The most recent Robin Hood-related news stories breaking in the global media!

(Mar 07, 2018)
WORLD WIDE ROBIN HOOD SOCIETY CELEBRATES 20 YEARS AS ONE OF THE LEADING INFORMATION SOURCES ON ALL ASPECTS OF THE LEGENDARY SHERWOOD OUTLAW. On March 17th 2018, the Nottingham-based World Wide Robin Hood Society will mark its 20th Anniversary Year with a programme of varied initiatives including: *The publication of a new book about Robin Hood and the legend’s global impact. *A local cookery contest to find the best recipe for a Robin Hood Pie. *Anniversary theme to the Society’s annual “Feather in Your Cap” business awards. *A children’s story writing competition. *Developing an illustrated Robin Hood talk available to groups and societies. Although the Society was originally a membership-based organisation, over the last 2 decades it has evolved into one of the leading internet-based information resources on all things associated with Robin Hood. It is used extensively by the media and the tourism industry and the Society has contributed to numerous global television documentaries and historical features including BBC’s The One Show; Sky Travel Channel’s “Expedition Unknown” series and French TV’s “Secrets Histoire” series. The Society has also participated in hundreds of radio programmes around the globe, including South America, the USA, Europe, Korea and Australia. Society Chairman, Bob White, said “The very first Robin Hood Society was established in London in the 1700’S and was a club or assembly for public debate. It held its popular, regular meetings in the Robin Hood public house in Butcher Row, near Temple Bar, which is how the Society acquired its name. In the 1970’s, a Nottingham-based Robin Hood Society was created by the local historian and Robin Hood expert, Jim Lees, and its members often dressed up in costume as various characters from the Sherwood tales and helped raise funds for local charities. In the Nineties, Nottingham City Council joined forces with the Nottingham Evening Post and set up a Robin Hood Club especially aimed at youngsters, which featured a series of cartoon woodland animals known as “The Tails of Sherwood”. The present day, internet-based World Wide Robin Hood Society was originally the inspiration of co-founder and sponsor, Mike Douglas from Hull, who established a successful communications business in Nottingham in the late 1990’s. He said “Over the past twenty years the Society has seen many changes but the phenomenal global interest in Robin Hood has never faltered and the legendary outlaw continues to be an iconic figure with a massive international fan base, and he regularly features in new films, books and the global media.” For further information contact Bob White on e-mail at or by phone on (0115) 9523183 or mobile 07504 852731 or visit the Society website at Read more...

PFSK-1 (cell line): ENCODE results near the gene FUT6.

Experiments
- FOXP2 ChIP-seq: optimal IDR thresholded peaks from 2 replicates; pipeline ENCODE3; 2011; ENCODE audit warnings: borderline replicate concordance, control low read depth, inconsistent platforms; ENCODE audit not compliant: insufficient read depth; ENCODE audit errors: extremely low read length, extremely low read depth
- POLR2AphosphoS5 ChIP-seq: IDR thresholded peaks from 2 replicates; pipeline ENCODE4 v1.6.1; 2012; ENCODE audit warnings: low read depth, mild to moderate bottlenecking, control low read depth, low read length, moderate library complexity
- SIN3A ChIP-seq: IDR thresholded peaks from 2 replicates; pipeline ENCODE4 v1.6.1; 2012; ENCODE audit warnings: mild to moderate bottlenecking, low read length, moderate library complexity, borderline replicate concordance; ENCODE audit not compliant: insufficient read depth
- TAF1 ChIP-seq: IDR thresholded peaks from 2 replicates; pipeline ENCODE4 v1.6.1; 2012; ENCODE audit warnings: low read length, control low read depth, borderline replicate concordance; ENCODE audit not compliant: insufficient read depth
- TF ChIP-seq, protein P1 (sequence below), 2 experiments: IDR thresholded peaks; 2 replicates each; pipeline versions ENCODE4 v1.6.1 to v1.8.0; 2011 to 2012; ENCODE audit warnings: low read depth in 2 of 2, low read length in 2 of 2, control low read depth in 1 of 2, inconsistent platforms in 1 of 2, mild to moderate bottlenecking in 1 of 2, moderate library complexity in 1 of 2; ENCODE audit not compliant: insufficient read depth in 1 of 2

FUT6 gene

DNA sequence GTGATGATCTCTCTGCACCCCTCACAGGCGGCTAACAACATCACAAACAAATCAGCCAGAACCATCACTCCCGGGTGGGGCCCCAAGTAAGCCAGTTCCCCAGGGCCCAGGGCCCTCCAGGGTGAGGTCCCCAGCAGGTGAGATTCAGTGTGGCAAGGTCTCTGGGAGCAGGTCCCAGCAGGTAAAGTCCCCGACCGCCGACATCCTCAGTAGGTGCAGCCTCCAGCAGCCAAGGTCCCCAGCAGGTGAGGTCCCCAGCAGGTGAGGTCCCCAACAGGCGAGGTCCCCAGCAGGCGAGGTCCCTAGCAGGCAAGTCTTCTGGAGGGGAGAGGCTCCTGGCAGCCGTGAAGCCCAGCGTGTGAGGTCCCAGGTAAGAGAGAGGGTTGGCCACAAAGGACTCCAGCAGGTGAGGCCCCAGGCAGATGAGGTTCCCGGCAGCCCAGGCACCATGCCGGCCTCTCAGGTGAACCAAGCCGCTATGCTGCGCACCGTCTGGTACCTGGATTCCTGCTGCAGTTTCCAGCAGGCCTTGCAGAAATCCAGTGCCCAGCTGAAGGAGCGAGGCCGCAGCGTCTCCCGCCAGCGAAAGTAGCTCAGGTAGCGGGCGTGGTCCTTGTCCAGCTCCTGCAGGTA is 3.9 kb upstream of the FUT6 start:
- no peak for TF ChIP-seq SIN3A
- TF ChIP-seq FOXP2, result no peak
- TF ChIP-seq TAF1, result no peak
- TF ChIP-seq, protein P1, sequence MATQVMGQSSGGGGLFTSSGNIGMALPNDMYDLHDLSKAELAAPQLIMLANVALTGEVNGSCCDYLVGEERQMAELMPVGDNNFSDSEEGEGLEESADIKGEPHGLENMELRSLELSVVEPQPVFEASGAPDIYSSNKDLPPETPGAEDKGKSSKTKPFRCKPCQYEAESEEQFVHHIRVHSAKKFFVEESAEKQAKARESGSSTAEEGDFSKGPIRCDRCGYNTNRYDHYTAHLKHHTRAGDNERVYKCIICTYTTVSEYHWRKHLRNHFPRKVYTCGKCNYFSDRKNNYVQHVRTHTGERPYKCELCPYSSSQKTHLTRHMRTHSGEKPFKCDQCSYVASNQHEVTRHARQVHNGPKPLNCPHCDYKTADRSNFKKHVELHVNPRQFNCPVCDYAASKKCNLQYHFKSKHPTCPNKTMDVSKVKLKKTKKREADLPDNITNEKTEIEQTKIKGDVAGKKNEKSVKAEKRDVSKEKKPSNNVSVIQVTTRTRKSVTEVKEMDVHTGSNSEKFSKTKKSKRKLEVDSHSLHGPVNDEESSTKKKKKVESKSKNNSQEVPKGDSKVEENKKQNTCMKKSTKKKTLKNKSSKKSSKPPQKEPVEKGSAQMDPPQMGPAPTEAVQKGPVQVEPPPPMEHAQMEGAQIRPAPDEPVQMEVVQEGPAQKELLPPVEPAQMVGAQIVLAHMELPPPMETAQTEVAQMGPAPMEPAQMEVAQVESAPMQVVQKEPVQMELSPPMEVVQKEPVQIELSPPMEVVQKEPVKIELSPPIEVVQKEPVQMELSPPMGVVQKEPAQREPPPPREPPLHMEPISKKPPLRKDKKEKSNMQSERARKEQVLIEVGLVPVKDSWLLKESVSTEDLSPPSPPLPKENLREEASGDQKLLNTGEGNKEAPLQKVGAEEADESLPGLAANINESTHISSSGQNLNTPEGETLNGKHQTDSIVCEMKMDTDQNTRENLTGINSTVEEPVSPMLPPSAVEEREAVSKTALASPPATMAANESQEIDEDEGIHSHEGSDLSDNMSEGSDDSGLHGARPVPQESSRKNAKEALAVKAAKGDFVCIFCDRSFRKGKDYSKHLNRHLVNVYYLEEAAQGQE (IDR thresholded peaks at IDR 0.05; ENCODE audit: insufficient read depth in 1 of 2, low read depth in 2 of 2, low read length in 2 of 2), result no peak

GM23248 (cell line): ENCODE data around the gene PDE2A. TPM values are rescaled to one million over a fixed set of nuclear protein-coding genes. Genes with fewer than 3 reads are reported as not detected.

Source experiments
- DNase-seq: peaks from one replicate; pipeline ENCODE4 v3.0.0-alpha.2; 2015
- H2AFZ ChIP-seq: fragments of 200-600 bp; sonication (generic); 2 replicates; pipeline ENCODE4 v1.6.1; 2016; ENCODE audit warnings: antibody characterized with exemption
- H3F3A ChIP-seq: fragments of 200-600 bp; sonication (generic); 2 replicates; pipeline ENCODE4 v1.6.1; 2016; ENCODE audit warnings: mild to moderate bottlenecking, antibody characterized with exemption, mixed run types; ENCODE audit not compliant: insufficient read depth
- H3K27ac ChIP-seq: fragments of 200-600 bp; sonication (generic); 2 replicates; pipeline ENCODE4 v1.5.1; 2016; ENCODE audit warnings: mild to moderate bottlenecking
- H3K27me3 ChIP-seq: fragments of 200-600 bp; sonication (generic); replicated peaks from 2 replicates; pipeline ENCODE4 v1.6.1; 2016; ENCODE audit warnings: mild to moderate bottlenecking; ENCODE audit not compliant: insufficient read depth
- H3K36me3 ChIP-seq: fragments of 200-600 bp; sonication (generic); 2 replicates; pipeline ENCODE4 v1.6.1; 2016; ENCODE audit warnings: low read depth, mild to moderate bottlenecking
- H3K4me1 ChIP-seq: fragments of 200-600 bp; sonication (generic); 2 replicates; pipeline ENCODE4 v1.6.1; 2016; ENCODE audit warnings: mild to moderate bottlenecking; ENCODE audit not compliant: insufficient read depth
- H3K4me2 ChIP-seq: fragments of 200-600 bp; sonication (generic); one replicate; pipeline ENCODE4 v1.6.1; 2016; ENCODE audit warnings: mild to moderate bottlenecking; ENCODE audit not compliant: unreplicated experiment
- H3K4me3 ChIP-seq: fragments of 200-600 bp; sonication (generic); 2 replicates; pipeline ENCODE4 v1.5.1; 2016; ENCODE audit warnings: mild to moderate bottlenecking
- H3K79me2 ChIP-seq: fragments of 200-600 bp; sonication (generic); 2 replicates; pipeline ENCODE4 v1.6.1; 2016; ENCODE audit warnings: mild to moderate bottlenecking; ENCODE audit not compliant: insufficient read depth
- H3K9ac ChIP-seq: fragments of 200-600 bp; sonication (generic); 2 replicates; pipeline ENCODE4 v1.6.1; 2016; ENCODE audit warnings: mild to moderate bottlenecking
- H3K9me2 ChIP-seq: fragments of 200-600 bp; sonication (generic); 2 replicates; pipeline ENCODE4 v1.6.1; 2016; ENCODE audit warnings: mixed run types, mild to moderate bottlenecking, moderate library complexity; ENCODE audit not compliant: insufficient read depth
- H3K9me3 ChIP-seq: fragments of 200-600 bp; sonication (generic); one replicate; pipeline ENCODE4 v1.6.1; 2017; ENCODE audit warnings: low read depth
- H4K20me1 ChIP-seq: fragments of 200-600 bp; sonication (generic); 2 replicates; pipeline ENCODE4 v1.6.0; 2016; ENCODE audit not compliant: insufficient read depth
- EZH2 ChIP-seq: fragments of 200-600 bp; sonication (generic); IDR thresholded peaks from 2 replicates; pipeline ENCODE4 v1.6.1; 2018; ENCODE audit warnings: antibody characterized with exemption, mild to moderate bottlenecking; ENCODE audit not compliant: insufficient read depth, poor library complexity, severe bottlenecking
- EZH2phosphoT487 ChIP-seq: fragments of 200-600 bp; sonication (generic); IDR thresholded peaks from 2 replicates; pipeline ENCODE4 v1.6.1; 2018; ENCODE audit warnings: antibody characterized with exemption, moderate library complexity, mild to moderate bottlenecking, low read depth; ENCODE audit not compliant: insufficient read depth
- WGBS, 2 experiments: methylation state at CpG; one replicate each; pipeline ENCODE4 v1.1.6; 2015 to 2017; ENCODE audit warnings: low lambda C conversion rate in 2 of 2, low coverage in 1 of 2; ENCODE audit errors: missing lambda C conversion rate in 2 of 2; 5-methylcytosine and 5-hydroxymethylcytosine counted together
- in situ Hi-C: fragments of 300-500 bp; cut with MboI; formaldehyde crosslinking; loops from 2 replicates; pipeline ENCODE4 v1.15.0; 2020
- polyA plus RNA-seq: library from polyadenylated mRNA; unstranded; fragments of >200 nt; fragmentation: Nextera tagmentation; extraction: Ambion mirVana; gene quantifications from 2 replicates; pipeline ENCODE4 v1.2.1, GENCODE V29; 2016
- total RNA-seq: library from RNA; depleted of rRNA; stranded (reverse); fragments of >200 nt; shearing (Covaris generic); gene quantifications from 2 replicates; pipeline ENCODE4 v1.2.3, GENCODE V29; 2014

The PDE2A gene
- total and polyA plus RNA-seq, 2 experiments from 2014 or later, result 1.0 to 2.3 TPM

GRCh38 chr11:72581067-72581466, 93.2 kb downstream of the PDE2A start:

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There have been several varied graphic novels that have focussed on the tales of the English folk hero, Robin Hood and in this latest version, writer Peter Dabbene and artist Lee Milewski have teamed up to deliver a fast-moving take on the globally famous traditional stories.

They describe their adaptation as one that "blends the various stories and anecdotes into a single narrative" and it doesn't disappoint, with some sharp writing and dramatic illustrations effectively weaving the story-line together to produce a credible and interesting presentation of the popular legend.

Lee Milewski's somewhat geometric artistic style and simplistic facial representations may take a little getting used to but his images create striking depth and a strong use of light and shade that, together with the browns, greens, greys and oranges of his muddy colour palette, ideally reflect the dark environments of the forest glades and dimly lit stone castles.

It is always difficult to present a familiar, well-known tale in a fresh light that maintains the reader's interest but Dabbene and Milewski have produced a plausible and visually dramatic version that does the job well.

They dedicate their 96 page novel to "Howard Pyle and all the writers and artists who've kept the legend of Robin Hood alive" and they can take some satisfaction that, in my view, this new graphic re-telling will help continue that tradition.

The new interpretation is available in print from and digitally from